9 DSDM Public Versionl Overview Pre-Project The Pre-Project phase ensures that only the right projects are started and that they are set up correctly. Once it has been determined that a project is to go ahead, funding is available, etc., the initial project planning for the Feasibility Study is done. Then the project proper begins with the Feasibility Study. The Feasibility Study An important aspect of the Feasibility Study is the assessment of whether DSDM is the right approach for the project. The normal considerations in a Feasibility Study are also present, such as a definition of the problem to be addressed together with assessments of the likely costs and of the technical feasibility of delivering a computer system to solve the business problem. Given that DSDM is to be used for the development of systems that are needed urgently, the Feasibility Study is necessarily short, and should last no more than a few weeks. This may have an impact on an organisation's standards for an acceptable Feasibility Report. There is not sufficient time in DSDM projects to produce large documents unless they are absolutely necessary. Therefore the Feasibility Report will cover all the usual topics but not in great detail. The DSDM philosophy is to do enough and no more. As well as a Feasibility Report, there are two other products from the Feasibility Study. Both are produced to support the conclusions of the Feasibility Report. The first is an Outline Plan for development, which will add weight to the findings that the desired outcome is achievable and the second is a Feasibility Prototype. The prototype is an optional product to demonstrate that a solution is possible. It may not be a piece of software: it could be document-based. The Business Study Having decided in the Feasibility Study that DSDM is indeed the way to go, the Business Study provides the basis for all subsequent work. Like the Feasibility Study, it is as short as possible (the duration measured in weeks rather than months), while achieving sufficient understanding of the business requirements and technical constraints to move forward with safety. As its name suggests the prime focus of attention is on the business processes affected and their information needs. The short timescales of a DSDM project mean that this activity has to be very strongly collaborative, using a series of facilitated workshops of knowledgeable staff who can quickly pool their knowledge and gain consensus as to the priorities of the development. The result of these workshops will be the Business Area Definition which will not only identify the business processes and associated information but also the classes (or types) of users who will be affected in any way by the introduction of the system. From these user classes, the individuals who will participate in the development will be identified and agreement reached with their management as to their involvement. The key users in a DSDM project are the Ambassador Users. Ambassador Users are so called because they operate in the same way as diplomatic ambassadors. They reside temporarily in the project team and provide a two-way channel of communication between the business and development communities. Their presence is essential to the success of a DSDM project. They are not only responsible for providing information to the project, but also for ensuring that the wider business community is kept up-to-date with progress. All key project roles in DSDM (including the Ambassador User role) have clearly defined responsibilities, since DSDM's strength is in helping people to work effectively together. Each of the requirements identified during the Feasibility and Business Studies has to be prioritised and recorded in the Prioritised Requirements List so that the most important features will be developed in preference to less essential parts that can be added later if required. The prioritisation will principally be led by business need but will also take into account the technical constraints which may drive some requirement to be satisfied first even though it may be less important in business terms. Some nonfunctional requirements, such as security, may also affect the prioritisation. Because parts of the software will begin to be produced in the next phase (the Functional Model Iteration), it is not only important to understand the functionality to be developed but also the system architecture that will be used. So another product from the Business Study is the System Architecture Definition, which describes the development and operational platforms as well as the architecture of the software to be developed in terms of its major components and their interfaces. As with everything else produced during the Business Study, the System Architecture Definition will be refined during later work and may change as the project progresses. Last but not least, the Outline Plan produced as part of the Feasibility Study is refined to produce the Development Plan. This provides the detail of how development will be carried out during the Functional Model Iteration and Design and Build Iteration phases using techniques such as modelling and prototyping. It will also include how the activities and products are checked and controlled as they are developed through timeboxing, risk management, configuration management, quality management and testing. (2 of 4) [ :45:05]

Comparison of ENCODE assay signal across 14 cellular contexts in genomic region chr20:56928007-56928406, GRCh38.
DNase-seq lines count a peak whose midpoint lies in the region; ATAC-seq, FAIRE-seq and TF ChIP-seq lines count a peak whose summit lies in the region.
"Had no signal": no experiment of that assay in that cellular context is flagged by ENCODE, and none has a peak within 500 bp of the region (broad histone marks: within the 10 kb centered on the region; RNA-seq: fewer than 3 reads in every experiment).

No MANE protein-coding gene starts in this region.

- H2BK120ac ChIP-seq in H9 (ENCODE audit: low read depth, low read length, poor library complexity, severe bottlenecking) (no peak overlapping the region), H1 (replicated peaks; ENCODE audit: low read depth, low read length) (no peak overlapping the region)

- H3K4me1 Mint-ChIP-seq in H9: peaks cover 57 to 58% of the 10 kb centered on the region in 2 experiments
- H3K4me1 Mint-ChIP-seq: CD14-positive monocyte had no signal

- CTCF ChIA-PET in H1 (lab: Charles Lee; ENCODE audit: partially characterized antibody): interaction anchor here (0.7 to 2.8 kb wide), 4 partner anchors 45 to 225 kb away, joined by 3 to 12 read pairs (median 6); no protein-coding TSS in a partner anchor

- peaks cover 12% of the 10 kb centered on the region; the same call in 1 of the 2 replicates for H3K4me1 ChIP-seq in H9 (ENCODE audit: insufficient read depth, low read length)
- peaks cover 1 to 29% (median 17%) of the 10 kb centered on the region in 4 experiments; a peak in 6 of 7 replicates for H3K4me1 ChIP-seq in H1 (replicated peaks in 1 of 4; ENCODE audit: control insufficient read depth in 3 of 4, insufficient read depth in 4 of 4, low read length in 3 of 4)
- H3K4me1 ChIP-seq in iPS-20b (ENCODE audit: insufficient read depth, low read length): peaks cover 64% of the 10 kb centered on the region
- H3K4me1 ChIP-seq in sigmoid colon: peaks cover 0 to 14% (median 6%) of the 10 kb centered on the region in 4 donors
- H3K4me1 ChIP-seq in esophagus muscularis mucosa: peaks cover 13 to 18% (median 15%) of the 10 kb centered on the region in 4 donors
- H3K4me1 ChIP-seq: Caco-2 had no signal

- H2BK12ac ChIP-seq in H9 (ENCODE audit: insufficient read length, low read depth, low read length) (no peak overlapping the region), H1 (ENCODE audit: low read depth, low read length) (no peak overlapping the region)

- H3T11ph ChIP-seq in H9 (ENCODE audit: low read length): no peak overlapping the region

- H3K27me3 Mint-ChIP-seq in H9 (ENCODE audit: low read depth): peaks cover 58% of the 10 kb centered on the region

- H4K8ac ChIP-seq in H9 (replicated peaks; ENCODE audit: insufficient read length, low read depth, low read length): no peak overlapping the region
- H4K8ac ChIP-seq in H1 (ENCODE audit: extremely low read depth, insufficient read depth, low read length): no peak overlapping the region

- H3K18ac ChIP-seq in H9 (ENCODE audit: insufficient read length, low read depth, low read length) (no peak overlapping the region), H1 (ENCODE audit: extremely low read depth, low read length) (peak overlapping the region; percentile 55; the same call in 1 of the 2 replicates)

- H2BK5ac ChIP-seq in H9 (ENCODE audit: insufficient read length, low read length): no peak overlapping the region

10 DSDM Public Versionl Overview Functional Model Iteration The focus of Functional Model Iteration is on refining the business-based aspects of the computer system, i.e. building on the highlevel processing and information requirements identified during the Business Study. To this end both standard analysis models and software are produced. Both the Functional Model Iteration and the Design and Build Iteration consist of cycles of four activities: 1. Identify what is to be produced. 2. Agree how and when to do it. 3. Create the product. 4. Check that it has been produced correctly (by reviewing documents, demonstrating a prototype or testing part of the software). The Functional Model that is built up in these cycles consists both of analysis models and of software components, which contain the major functionality and will satisfy some of the non-functional requirements, particularly the requirements relating to ease of use. The software parts of the Functional Model are tested as they are produced. This includes technical unit testing, but should also include as many other classes of testing as possible including mini-acceptance tests by the Ambassador Users as soon as new components are available. The focus of testing in the Functional Model is necessarily on what the components do (however limited that is) and whether or not they form the basis of a usable set of functionality. Non-functional aspects such as performance are tested in the Design and Build Iteration. This gives rise to the backwards arrow in the process diagram above from the Design and Build Iteration to the Functional Model Iteration. Any non-functional requirements not captured already should be captured during the Functional Model Iteration ready for the Design and Build Iteration. It will often be easier, and indeed more sensible, to address the detail of an area of functionality together with its non-functional aspects in one chunk before addressing the detail of another area. The extent to which the Functional Model Iteration and Design and Build Iteration merge, overlap and move backwards and forwards between each other will depend largely on how the application being built can be partitioned into smaller functioning areas and the facilities of the development environment. The preconditions for moving from functional modelling to design and build include agreement of a Functional Prototype that may or may not be fully automated. The Functional Prototype may be for only part of the Functional Model. This means that design and build activities may happen concurrently with the functional prototyping activities. Similarly, in a large DSDM project, the subsequent Implementation may be phased, so design and build may be concurrent with some implementation. Design and Build Iteration The Design and Build Iteration is where the computer system is engineered to a sufficiently high standard to be safely placed in the hands of the users. The major product here is the Tested System. The DSDM process diagram does not show testing as a distinct activity because testing is happening throughout both the Functional Model Iteration and the Design and Build Iteration. Some environments or contractual arrangements will require separate testing phases to be included at the end of the development of the increment, but this should not be the major activity encountered in more traditional approaches to development. Testing is just as important in DSDM and consumes just as much effort, but it is spread throughout development. The Tested System will not necessarily satisfy all the identified requirements, but it will satisfy all the requirements that have been agreed for the current increment. Due to the time constraints, some lesser parts of the system will have been agreed to be left to a later date. However, the core of requirements (what DSDM calls the minimum usable subset) will be contained in the Tested System, with as many other parts as time allows. Implementation The Implementation phase covers the cutover from the development environment to the operational environment. This includes training the users who have not been part of the project team. Iteration of the Implementation phase is applicable when the system is being delivered to a dispersed user population over a period of time. The products of this phase include the Delivered System that contains all the agreed documentation, including the User Documentation. The User Documentation is completed in this phase but must have been started earlier during the Design and Build Iteration. One of the responsibilities of the Ambassador Users is to ensure the correct production of the User Documentation and training, thus ensuring that the correct perspective is present. (3 of 4) [ :45:05]